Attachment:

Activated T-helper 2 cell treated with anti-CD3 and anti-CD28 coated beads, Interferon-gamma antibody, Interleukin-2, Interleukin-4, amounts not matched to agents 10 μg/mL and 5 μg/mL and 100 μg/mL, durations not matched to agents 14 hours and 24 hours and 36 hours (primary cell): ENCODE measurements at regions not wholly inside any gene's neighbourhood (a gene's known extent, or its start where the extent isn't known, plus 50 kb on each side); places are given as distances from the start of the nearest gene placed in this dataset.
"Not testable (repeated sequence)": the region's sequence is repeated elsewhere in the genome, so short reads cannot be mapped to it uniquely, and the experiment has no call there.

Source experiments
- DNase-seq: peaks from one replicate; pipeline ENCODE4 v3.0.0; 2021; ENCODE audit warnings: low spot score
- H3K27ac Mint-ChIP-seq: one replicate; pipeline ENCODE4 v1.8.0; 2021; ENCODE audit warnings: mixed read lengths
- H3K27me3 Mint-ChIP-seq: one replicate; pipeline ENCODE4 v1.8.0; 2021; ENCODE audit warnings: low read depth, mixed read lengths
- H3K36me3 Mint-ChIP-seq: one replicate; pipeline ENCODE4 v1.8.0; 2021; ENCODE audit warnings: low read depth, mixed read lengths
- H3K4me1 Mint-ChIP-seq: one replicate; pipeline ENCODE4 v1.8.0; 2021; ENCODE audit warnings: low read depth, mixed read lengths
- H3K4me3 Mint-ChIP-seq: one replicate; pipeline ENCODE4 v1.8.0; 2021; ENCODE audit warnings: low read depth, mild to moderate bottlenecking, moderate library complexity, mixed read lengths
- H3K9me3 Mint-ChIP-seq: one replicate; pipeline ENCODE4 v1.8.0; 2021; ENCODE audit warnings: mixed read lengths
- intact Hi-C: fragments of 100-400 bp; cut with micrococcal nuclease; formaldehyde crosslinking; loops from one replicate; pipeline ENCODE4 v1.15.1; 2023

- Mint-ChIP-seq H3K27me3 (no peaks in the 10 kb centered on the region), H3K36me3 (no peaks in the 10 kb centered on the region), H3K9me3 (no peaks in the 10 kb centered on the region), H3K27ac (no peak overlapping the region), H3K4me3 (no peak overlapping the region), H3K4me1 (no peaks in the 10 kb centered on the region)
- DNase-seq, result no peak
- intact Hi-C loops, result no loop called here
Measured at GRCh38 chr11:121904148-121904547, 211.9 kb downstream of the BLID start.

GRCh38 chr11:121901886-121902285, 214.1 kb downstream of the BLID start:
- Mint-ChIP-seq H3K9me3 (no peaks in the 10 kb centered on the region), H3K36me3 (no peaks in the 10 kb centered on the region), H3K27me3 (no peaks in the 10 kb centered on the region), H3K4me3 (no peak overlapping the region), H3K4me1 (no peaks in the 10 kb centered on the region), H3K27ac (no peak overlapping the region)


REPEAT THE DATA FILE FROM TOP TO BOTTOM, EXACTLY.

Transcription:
Activated T-helper 2 cell treated with anti-CD3 and anti-CD28 coated beads, Interferon-gamma antibody, Interleukin-2, Interleukin-4, amounts not matched to agents 10 μg/mL and 5 μg/mL and 100 μg/mL, durations not matched to agents 14 hours and 24 hours and 36 hours (primary cell): ENCODE measurements at regions not wholly inside any gene's neighbourhood (a gene's known extent, or its start where the extent isn't known, plus 50 kb on each side); places are given as distances from the start of the nearest gene placed in this dataset.
"Not testable (repeated sequence)": the region's sequence is repeated elsewhere in the genome, so short reads cannot be mapped to it uniquely, and the experiment has no call there.

Source experiments
- DNase-seq: peaks from one replicate; pipeline ENCODE4 v3.0.0; 2021; ENCODE audit warnings: low spot score
- H3K27ac Mint-ChIP-seq: one replicate; pipeline ENCODE4 v1.8.0; 2021; ENCODE audit warnings: mixed read lengths
- H3K27me3 Mint-ChIP-seq: one replicate; pipeline ENCODE4 v1.8.0; 2021; ENCODE audit warnings: low read depth, mixed read lengths
- H3K36me3 Mint-ChIP-seq: one replicate; pipeline ENCODE4 v1.8.0; 2021; ENCODE audit warnings: low read depth, mixed read lengths
- H3K4me1 Mint-ChIP-seq: one replicate; pipeline ENCODE4 v1.8.0; 2021; ENCODE audit warnings: low read depth, mixed read lengths
- H3K4me3 Mint-ChIP-seq: one replicate; pipeline ENCODE4 v1.8.0; 2021; ENCODE audit warnings: low read depth, mild to moderate bottlenecking, moderate library complexity, mixed read lengths
- H3K9me3 Mint-ChIP-seq: one replicate; pipeline ENCODE4 v1.8.0; 2021; ENCODE audit warnings: mixed read lengths
- intact Hi-C: fragments of 100-400 bp; cut with micrococcal nuclease; formaldehyde crosslinking; loops from one replicate; pipeline ENCODE4 v1.15.1; 2023

- Mint-ChIP-seq H3K27me3 (no peaks in the 10 kb centered on the region), H3K36me3 (no peaks in the 10 kb centered on the region), H3K9me3 (no peaks in the 10 kb centered on the region), H3K27ac (no peak overlapping the region), H3K4me3 (no peak overlapping the region), H3K4me1 (no peaks in the 10 kb centered on the region)
- DNase-seq, result no peak
- intact Hi-C loops, result no loop called here
Measured at GRCh38 chr11:121904148-121904547, 211.9 kb downstream of the BLID start.

GRCh38 chr11:121901886-121902285, 214.1 kb downstream of the BLID start:
- Mint-ChIP-seq H3K9me3 (no peaks in the 10 kb centered on the region), H3K36me3 (no peaks in the 10 kb centered on the region), H3K27me3 (no peaks in the 10 kb centered on the region), H3K4me3 (no peak overlapping the region), H3K4me1 (no peaks in the 10 kb centered on the region), H3K27ac (no peak overlapping the region)